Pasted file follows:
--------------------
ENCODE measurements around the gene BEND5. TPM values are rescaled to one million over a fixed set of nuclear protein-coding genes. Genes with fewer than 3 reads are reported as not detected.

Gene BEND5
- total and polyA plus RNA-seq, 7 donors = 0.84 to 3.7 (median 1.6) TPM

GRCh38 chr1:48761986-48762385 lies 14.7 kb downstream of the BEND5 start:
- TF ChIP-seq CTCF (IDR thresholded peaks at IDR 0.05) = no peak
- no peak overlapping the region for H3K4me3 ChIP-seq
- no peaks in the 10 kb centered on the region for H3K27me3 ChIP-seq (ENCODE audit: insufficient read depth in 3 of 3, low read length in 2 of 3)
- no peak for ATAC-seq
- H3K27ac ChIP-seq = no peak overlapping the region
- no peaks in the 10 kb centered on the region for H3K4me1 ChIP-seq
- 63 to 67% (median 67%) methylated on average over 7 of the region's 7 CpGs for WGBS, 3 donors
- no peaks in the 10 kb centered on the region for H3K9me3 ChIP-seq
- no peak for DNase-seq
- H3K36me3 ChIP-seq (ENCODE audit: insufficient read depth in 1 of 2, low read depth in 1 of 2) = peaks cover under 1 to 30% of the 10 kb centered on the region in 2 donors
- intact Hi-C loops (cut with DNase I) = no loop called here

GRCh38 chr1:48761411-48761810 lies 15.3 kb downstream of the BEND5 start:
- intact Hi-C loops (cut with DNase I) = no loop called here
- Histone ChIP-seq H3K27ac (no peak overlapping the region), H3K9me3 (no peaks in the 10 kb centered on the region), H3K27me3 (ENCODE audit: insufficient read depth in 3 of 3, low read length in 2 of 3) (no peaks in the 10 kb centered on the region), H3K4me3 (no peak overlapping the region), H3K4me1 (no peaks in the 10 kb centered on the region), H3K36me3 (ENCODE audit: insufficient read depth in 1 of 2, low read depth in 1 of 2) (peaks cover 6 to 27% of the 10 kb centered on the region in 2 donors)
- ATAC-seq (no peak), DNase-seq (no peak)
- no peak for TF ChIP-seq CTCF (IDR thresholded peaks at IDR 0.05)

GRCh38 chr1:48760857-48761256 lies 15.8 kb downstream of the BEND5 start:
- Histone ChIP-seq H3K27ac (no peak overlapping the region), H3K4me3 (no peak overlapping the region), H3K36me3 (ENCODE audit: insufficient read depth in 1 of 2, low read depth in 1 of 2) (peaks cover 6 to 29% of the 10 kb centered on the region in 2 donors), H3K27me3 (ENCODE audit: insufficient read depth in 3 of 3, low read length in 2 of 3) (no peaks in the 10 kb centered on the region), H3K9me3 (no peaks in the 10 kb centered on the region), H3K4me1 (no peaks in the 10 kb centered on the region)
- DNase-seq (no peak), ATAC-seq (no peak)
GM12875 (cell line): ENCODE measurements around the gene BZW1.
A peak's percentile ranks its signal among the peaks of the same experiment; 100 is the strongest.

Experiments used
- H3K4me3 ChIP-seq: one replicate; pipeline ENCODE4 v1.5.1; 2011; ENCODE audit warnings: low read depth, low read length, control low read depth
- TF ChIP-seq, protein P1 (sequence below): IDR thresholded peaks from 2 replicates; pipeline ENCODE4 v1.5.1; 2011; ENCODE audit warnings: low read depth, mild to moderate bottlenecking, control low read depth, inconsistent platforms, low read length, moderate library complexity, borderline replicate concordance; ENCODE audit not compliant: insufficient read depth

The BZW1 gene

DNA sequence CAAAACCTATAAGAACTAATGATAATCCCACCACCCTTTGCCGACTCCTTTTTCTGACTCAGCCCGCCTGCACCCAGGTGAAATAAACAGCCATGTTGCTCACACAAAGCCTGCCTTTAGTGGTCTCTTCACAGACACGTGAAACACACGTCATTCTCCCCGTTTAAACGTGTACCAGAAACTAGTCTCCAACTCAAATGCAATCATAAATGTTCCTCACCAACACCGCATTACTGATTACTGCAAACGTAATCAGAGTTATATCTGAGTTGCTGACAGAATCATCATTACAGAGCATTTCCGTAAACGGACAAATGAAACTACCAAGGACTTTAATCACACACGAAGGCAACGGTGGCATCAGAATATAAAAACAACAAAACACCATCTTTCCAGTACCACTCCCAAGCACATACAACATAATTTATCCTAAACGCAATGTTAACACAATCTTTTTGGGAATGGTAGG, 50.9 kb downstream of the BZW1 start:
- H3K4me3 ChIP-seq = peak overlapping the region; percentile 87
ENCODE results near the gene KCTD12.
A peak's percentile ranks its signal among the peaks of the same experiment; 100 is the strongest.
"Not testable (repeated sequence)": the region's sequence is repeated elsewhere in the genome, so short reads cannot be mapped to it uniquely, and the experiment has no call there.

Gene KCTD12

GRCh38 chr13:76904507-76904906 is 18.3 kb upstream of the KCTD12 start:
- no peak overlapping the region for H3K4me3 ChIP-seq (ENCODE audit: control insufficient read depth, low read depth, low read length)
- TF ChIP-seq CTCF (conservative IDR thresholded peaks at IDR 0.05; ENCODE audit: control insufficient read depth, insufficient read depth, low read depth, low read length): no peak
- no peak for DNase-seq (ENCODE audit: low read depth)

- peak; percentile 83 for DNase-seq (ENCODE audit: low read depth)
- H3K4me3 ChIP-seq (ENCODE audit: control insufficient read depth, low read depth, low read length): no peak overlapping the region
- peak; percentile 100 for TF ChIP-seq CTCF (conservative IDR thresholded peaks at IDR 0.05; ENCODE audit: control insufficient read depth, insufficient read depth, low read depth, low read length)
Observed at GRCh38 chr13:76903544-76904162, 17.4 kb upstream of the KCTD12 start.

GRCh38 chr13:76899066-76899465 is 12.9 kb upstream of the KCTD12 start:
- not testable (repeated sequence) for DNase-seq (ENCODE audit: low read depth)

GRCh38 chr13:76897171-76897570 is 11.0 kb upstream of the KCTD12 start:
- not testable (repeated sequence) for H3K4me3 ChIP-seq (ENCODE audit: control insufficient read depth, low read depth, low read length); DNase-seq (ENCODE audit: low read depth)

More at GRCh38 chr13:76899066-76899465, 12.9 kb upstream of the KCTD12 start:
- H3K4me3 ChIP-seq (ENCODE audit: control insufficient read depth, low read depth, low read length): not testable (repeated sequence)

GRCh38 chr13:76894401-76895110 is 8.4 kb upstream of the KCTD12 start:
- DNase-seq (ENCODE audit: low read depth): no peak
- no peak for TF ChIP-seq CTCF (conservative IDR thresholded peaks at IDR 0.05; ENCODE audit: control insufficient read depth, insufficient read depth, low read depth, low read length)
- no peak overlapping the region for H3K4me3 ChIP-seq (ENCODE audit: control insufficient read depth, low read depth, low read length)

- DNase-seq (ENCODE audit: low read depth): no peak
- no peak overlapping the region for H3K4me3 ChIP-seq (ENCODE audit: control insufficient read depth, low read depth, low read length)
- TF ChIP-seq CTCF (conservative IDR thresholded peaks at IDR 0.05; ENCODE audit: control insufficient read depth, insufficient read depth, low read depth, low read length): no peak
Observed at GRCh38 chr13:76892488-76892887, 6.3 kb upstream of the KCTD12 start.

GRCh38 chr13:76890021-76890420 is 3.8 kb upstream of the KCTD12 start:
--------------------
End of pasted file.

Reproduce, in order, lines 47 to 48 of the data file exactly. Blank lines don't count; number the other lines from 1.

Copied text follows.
- not testable (repeated sequence) for H3K4me3 ChIP-seq (ENCODE audit: control insufficient read depth, low read depth, low read length); DNase-seq (ENCODE audit: low read depth)

More at GRCh38 chr13:76899066-76899465, 12.9 kb upstream of the KCTD12 start: